A few weeks ago my wife and I went to Joplin to help with the cleanup. The the pictures and videos you see don’t really convey the level of devastation. Last I heard there were around 150 people who died. Just looking at the destruction, you’d assume that thousands died.
From what I understand, FEMA is going to pay for 90% of the cleanup if it is done by early August. The city will be responsible for the remaining 10%. However, volunteer hours count toward the city’s portion. So if you are in a position to go help, you’ll be helping in more than one way.
We spent half our day clearing a bunch of trees from a neighborhood near the hospital that was hit. We’d cut up the downed trees with chainsaws and then move them out by the road. There was a large semi with an open topped trailer and some sort of device with a claw that would pickup the debris next to the road and haul it off. A few of the houses in that neighborhood were being worked on, but a lot were still waiting to see if it was going to be worth trying to salvage them. The house across the street belonged to a doctor and while we were there he sold it to someone who runs a construction company. The insurance company had said it wasn’t going to be worth fixing it, but the construction worker thought he could get it back into shape.
We ate lunch at a large church and then headed out to another site. This was a small house one story house that had a huge tree on top of it. We cleared a lot of the debris from the yard and put it out where the city could pick it up. The cable company was coming through putting in new wires and the telephone poles that looked like they had just been put in. They were also picking up all the scrap wire that was all over the place from the previous cable install.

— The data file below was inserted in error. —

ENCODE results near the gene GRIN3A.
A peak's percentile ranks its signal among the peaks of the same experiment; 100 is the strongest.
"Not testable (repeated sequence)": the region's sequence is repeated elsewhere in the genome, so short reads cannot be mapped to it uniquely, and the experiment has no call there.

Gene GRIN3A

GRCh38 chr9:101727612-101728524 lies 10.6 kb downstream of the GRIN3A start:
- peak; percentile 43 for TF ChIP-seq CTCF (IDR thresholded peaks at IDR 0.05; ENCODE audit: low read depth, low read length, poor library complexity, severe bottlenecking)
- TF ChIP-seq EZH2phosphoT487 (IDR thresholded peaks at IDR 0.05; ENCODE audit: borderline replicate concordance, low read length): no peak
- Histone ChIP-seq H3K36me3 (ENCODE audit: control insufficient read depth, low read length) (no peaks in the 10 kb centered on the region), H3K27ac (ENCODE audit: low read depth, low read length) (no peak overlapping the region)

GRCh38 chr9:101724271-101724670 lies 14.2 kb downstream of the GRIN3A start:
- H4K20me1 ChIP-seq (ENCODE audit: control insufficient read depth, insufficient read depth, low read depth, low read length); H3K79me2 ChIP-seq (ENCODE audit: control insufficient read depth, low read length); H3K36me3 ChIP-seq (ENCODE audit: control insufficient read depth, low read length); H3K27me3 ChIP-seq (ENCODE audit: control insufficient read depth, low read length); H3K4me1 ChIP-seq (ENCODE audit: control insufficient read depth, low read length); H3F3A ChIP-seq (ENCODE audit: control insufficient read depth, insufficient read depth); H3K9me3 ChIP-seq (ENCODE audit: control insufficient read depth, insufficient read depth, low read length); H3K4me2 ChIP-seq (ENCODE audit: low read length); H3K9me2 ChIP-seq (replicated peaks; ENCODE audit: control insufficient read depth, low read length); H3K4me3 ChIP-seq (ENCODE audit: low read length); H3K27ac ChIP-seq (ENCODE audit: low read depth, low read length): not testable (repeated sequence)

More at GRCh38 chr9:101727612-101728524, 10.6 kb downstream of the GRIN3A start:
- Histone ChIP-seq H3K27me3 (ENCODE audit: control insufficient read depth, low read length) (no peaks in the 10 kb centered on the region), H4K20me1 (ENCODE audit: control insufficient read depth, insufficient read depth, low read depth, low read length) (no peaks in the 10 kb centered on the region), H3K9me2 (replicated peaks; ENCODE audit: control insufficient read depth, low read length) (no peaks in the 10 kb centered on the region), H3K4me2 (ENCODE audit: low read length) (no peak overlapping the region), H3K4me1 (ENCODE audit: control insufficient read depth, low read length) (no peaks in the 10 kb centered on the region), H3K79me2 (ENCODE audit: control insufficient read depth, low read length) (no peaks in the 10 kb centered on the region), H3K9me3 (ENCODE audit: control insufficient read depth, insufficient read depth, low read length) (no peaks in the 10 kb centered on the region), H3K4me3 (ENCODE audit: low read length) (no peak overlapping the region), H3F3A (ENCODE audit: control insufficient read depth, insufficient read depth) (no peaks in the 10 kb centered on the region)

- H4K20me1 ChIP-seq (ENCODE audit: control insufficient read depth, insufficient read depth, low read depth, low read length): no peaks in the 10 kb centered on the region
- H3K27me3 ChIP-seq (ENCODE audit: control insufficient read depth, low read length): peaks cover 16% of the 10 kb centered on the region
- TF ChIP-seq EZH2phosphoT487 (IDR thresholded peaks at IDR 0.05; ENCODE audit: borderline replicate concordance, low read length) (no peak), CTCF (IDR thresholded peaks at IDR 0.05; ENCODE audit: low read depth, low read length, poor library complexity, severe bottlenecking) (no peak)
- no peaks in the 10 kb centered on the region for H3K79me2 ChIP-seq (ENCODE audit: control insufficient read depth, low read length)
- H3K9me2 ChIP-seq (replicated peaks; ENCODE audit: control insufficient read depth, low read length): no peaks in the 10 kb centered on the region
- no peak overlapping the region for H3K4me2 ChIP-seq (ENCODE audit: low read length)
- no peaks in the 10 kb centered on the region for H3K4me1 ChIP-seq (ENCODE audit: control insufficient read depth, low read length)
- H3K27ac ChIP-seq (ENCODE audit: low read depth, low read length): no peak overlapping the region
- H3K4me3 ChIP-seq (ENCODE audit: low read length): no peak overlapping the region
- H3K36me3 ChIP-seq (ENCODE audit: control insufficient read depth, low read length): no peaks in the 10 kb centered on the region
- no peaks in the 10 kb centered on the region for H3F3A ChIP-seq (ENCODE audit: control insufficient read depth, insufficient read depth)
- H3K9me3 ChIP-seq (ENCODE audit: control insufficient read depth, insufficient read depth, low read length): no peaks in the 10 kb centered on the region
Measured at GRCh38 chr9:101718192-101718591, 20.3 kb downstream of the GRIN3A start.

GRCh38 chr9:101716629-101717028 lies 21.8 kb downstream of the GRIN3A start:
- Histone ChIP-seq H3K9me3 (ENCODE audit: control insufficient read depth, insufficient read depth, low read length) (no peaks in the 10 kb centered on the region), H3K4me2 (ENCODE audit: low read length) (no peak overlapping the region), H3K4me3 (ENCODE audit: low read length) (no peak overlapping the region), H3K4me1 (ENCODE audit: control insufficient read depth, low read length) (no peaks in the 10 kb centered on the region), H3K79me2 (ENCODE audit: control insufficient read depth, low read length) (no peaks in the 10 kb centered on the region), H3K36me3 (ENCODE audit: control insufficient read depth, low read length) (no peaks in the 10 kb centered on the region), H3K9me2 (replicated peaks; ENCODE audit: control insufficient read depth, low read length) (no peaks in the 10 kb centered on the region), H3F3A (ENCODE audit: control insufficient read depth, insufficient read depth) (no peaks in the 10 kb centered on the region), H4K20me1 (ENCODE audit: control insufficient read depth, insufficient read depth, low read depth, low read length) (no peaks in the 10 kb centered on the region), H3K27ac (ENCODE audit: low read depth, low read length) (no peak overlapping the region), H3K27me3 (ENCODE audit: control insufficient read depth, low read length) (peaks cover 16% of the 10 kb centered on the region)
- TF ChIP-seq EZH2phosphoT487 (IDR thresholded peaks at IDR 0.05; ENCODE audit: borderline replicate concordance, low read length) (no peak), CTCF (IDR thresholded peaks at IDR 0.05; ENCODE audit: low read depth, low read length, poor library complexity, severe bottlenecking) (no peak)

The house had been shifted on its foundation and it looked to me like it might need to just be bulldozed and rebuilt from scratch. We found a lot of pictures of kids in the yard that we put back in the house, but they could have come from anywhere.
The people who had chainsaws went to help the couple across the street who were trying to fix up a house that hadn’t been hit quite as hard. They owned several houses in the neighborhood and were trying to get them fixed back up so they could rent them out again. Housing is in short supply so every place helps.
Most of the organizations are staring to focus on specific things. The church where we ate lunch is working mainly on distributing food and supplies to people in the area. They said the hard part is to get people to take what they need because many of them want to leave it for “someone who really needs it.” Other organizations have equipment and are sending people out to do some of the bigger clearing jobs. If you want to go help, I’d suggest finding an organization that is doing something you are good and and trying to work with them.
The local animal shelter is swamped and they have been adopting out animals without any type of fee. Response has been good and lots of people are coming from all over to adopt dogs and cats. You don’t really think about how many pets are displaced in something like this.
A day or two after the tornado, a local youth minister decided to take some kids down to help. They didn’t really have a plan but headed down with a van of teenagers. They tried to hook up with another organization, but there didn’t seem to be anything for them to do, so they found a house and started clearing stuff. The house had been marked that it was checked and no one was in it. They picked up a piece of a wall and found a storm shelter. When they got the wall off there was a very grateful family trapped inside.
There are still a lot of needs in Joplin, so if you have thought about donating time or money, I’d encourage you to find a local organization that you can help.